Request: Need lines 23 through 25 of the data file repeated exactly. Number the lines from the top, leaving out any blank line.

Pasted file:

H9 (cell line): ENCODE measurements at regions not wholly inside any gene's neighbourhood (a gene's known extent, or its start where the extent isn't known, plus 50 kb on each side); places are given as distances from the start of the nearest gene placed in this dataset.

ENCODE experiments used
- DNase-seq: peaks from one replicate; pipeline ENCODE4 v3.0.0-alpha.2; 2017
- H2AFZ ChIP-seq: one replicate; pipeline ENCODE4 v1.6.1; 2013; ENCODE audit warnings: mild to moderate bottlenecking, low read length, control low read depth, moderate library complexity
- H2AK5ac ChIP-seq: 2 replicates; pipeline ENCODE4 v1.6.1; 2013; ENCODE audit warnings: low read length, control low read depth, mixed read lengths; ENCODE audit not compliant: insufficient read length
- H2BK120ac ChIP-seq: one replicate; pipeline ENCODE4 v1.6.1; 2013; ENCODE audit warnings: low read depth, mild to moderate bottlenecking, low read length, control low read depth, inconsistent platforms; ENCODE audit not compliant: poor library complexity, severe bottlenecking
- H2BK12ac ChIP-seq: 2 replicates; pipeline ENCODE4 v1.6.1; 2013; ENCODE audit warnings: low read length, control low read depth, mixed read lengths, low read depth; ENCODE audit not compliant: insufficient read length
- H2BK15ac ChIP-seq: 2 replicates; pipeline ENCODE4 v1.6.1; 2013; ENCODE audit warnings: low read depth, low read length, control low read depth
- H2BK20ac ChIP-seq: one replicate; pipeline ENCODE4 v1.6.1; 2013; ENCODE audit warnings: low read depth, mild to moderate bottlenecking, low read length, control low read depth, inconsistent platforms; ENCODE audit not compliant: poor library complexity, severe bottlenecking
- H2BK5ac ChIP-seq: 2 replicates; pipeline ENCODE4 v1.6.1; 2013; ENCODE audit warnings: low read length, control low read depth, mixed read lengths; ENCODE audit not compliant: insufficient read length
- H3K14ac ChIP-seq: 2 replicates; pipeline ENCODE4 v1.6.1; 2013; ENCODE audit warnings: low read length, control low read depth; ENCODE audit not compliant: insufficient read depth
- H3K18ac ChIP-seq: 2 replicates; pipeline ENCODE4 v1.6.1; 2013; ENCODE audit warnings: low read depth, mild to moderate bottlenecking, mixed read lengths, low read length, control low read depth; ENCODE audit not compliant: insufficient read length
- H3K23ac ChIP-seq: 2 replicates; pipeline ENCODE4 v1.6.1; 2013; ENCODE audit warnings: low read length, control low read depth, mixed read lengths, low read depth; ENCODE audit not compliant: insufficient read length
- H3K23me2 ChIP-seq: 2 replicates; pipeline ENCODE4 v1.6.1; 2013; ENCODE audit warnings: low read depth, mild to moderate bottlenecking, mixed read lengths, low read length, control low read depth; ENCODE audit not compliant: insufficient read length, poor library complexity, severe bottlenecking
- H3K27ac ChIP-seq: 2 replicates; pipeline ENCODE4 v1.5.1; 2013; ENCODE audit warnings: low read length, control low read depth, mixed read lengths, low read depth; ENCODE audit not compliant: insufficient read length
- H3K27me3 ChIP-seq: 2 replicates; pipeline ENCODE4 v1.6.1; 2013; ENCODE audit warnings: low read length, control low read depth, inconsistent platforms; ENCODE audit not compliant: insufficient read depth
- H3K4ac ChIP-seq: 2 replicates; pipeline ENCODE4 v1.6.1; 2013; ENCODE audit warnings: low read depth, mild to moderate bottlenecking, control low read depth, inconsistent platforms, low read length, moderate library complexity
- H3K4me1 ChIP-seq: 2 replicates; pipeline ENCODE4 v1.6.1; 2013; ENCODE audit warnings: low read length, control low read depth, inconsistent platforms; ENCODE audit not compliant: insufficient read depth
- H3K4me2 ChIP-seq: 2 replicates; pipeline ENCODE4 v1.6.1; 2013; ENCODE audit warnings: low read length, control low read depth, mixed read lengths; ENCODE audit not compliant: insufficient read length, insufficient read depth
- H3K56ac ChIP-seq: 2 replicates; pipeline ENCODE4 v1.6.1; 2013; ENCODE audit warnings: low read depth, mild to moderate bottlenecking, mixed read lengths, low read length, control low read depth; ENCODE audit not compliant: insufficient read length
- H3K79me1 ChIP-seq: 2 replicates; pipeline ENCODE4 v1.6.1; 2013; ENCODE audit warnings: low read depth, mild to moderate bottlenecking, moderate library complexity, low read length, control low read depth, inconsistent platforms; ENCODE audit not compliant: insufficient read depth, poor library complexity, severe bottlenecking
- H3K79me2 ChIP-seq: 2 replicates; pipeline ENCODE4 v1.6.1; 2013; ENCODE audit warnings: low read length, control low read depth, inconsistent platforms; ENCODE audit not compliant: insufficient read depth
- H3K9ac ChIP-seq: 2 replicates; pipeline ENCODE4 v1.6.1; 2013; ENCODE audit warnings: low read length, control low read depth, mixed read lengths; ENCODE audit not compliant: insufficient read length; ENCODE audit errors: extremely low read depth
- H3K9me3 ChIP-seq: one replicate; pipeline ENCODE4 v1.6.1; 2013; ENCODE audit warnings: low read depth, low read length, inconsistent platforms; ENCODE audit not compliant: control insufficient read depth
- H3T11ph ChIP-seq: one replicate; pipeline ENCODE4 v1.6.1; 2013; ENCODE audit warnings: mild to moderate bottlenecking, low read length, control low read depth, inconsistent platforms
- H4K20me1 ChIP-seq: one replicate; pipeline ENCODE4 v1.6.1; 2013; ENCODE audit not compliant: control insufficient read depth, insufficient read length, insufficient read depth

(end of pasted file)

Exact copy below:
- H3K9ac ChIP-seq: 2 replicates; pipeline ENCODE4 v1.6.1; 2013; ENCODE audit warnings: low read length, control low read depth, mixed read lengths; ENCODE audit not compliant: insufficient read length; ENCODE audit errors: extremely low read depth
- H3K9me3 ChIP-seq: one replicate; pipeline ENCODE4 v1.6.1; 2013; ENCODE audit warnings: low read depth, low read length, inconsistent platforms; ENCODE audit not compliant: control insufficient read depth
- H3T11ph ChIP-seq: one replicate; pipeline ENCODE4 v1.6.1; 2013; ENCODE audit warnings: mild to moderate bottlenecking, low read length, control low read depth, inconsistent platforms